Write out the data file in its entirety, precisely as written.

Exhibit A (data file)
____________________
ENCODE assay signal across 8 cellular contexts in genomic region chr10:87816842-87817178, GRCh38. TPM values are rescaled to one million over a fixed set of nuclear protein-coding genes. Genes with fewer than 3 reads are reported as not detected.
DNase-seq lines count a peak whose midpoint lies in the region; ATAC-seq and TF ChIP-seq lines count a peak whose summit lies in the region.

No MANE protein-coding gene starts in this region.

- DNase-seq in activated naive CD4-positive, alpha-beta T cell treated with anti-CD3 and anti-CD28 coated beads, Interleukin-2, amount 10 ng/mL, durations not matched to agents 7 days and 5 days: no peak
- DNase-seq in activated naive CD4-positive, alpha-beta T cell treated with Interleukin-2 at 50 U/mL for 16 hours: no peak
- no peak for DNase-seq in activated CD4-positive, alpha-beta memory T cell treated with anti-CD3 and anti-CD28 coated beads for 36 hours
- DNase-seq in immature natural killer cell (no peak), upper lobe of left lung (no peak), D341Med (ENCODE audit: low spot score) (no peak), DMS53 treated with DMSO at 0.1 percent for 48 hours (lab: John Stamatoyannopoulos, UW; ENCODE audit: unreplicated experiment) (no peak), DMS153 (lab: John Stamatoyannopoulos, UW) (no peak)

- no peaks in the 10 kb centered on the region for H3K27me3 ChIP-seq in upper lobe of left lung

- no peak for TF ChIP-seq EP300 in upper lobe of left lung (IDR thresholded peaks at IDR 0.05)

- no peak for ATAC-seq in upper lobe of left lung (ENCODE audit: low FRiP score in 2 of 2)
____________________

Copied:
ENCODE assay signal across 8 cellular contexts in genomic region chr10:87816842-87817178, GRCh38. TPM values are rescaled to one million over a fixed set of nuclear protein-coding genes. Genes with fewer than 3 reads are reported as not detected.
DNase-seq lines count a peak whose midpoint lies in the region; ATAC-seq and TF ChIP-seq lines count a peak whose summit lies in the region.

No MANE protein-coding gene starts in this region.

- DNase-seq in activated naive CD4-positive, alpha-beta T cell treated with anti-CD3 and anti-CD28 coated beads, Interleukin-2, amount 10 ng/mL, durations not matched to agents 7 days and 5 days: no peak
- DNase-seq in activated naive CD4-positive, alpha-beta T cell treated with Interleukin-2 at 50 U/mL for 16 hours: no peak
- no peak for DNase-seq in activated CD4-positive, alpha-beta memory T cell treated with anti-CD3 and anti-CD28 coated beads for 36 hours
- DNase-seq in immature natural killer cell (no peak), upper lobe of left lung (no peak), D341Med (ENCODE audit: low spot score) (no peak), DMS53 treated with DMSO at 0.1 percent for 48 hours (lab: John Stamatoyannopoulos, UW; ENCODE audit: unreplicated experiment) (no peak), DMS153 (lab: John Stamatoyannopoulos, UW) (no peak)

- no peaks in the 10 kb centered on the region for H3K27me3 ChIP-seq in upper lobe of left lung

- no peak for TF ChIP-seq EP300 in upper lobe of left lung (IDR thresholded peaks at IDR 0.05)

- no peak for ATAC-seq in upper lobe of left lung (ENCODE audit: low FRiP score in 2 of 2)